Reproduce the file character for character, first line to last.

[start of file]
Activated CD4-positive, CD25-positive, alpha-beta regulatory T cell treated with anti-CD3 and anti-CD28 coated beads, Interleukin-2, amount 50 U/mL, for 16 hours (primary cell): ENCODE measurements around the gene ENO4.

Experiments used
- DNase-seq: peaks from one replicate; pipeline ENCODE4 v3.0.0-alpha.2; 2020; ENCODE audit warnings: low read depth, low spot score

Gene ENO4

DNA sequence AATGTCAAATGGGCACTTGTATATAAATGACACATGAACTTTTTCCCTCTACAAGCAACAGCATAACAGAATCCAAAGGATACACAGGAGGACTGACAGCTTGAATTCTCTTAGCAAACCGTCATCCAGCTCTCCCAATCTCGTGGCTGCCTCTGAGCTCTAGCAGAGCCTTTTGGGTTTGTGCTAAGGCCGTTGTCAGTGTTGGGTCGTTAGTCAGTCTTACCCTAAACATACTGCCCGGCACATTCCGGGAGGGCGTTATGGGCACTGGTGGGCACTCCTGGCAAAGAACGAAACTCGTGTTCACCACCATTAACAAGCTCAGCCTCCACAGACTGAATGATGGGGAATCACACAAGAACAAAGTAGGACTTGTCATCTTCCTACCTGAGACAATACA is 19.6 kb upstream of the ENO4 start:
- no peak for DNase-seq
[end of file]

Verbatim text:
Activated CD4-positive, CD25-positive, alpha-beta regulatory T cell treated with anti-CD3 and anti-CD28 coated beads, Interleukin-2, amount 50 U/mL, for 16 hours (primary cell): ENCODE measurements around the gene ENO4.

Experiments used
- DNase-seq: peaks from one replicate; pipeline ENCODE4 v3.0.0-alpha.2; 2020; ENCODE audit warnings: low read depth, low spot score

Gene ENO4

DNA sequence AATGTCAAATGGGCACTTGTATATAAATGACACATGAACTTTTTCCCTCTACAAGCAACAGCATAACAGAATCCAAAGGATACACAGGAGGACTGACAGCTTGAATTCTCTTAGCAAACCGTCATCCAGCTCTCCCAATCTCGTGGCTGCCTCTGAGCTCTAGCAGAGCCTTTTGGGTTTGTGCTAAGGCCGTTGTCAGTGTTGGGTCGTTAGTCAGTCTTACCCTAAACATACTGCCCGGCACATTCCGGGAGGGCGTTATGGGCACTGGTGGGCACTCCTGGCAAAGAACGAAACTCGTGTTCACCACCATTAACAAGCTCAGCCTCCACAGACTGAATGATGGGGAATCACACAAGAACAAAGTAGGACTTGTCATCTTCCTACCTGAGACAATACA is 19.6 kb upstream of the ENO4 start:
- no peak for DNase-seq